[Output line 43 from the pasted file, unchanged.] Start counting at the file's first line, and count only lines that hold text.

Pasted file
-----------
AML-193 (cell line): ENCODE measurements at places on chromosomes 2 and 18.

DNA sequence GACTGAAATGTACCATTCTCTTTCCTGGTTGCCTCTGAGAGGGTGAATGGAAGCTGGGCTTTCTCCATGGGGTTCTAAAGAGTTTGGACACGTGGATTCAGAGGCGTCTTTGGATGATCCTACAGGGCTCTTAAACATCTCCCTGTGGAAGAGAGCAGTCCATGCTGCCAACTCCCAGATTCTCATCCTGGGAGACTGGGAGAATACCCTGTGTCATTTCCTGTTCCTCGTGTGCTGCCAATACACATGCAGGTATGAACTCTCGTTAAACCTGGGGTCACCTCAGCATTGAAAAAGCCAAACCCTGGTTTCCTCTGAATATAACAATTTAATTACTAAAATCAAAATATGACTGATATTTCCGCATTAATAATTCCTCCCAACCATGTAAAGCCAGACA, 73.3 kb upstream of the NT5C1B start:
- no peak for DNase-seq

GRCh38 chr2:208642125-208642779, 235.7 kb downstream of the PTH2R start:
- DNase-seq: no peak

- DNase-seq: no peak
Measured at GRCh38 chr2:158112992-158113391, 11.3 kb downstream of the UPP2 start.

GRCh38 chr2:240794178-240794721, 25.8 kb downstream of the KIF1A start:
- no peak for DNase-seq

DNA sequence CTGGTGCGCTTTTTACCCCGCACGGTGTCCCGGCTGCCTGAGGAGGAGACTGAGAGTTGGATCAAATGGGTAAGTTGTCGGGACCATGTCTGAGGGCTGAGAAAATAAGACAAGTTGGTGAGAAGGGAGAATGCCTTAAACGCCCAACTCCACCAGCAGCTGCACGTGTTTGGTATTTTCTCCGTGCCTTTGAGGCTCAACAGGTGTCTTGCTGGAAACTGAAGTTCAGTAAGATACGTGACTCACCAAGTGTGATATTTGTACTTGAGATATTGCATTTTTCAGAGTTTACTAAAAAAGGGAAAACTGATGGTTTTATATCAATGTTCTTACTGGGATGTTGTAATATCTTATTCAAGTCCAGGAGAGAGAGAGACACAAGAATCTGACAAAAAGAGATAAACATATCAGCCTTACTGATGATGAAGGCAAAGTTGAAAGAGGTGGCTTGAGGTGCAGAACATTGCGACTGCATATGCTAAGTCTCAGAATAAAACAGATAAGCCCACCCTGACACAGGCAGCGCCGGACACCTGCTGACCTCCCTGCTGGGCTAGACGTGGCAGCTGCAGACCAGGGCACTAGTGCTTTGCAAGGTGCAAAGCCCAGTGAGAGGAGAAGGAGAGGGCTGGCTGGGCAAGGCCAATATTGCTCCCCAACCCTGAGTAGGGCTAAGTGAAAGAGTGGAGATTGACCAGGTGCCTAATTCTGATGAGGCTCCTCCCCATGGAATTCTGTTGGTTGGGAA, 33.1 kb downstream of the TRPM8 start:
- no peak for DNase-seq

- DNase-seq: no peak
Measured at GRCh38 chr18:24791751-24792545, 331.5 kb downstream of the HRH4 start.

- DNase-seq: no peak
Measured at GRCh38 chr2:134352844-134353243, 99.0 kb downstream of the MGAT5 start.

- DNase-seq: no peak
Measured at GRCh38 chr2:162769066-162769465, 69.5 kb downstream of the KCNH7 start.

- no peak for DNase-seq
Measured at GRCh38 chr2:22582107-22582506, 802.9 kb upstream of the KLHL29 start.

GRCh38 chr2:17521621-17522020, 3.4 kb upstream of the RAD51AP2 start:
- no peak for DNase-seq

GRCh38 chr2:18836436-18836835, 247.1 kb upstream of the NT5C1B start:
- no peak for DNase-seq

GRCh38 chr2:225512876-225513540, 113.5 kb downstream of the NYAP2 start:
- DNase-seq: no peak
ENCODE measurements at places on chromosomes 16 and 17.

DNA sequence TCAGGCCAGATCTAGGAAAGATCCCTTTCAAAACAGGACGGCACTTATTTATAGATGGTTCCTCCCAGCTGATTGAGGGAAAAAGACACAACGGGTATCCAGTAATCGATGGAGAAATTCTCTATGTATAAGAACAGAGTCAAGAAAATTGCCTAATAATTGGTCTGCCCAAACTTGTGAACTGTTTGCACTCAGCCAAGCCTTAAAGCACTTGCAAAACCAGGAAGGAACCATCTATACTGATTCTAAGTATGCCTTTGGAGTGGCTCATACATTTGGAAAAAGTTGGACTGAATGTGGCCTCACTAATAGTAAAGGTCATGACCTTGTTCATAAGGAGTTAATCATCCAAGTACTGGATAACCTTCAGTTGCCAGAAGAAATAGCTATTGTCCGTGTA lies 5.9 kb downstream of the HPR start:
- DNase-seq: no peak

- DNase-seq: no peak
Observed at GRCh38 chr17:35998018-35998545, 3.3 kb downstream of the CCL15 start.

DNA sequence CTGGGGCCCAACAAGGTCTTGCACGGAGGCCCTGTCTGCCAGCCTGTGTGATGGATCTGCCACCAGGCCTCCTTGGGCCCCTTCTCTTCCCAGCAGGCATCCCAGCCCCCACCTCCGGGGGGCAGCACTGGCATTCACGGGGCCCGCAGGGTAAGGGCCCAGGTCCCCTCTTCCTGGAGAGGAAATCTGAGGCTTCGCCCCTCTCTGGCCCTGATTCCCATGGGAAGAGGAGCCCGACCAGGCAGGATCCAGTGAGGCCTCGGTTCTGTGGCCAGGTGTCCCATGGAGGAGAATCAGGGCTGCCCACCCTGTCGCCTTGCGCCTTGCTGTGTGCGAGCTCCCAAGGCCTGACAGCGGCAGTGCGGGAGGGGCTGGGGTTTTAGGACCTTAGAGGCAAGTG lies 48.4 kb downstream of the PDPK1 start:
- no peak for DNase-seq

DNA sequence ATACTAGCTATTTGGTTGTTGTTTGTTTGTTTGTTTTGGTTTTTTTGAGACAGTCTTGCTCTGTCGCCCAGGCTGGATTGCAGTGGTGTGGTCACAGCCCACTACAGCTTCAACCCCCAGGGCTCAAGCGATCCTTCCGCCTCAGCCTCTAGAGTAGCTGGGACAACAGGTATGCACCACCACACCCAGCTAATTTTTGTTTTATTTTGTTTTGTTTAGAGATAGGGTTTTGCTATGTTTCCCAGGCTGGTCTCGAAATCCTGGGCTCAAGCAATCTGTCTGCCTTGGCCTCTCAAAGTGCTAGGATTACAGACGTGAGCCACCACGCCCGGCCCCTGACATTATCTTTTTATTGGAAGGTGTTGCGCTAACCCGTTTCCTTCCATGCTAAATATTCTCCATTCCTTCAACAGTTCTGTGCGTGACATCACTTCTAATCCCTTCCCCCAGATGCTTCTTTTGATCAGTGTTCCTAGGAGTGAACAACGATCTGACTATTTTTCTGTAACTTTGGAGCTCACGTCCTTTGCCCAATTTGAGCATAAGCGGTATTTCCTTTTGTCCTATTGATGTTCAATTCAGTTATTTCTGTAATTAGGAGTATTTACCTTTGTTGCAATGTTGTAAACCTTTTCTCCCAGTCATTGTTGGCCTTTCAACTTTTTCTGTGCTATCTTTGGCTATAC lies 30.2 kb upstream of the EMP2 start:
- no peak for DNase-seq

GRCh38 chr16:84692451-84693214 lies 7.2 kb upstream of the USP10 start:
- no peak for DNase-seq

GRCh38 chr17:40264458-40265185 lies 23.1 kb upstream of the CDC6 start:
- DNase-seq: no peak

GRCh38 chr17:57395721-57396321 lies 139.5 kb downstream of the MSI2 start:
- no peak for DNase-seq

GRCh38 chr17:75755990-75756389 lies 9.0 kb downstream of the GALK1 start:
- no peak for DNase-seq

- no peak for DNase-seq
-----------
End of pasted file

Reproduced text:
- no peak for DNase-seq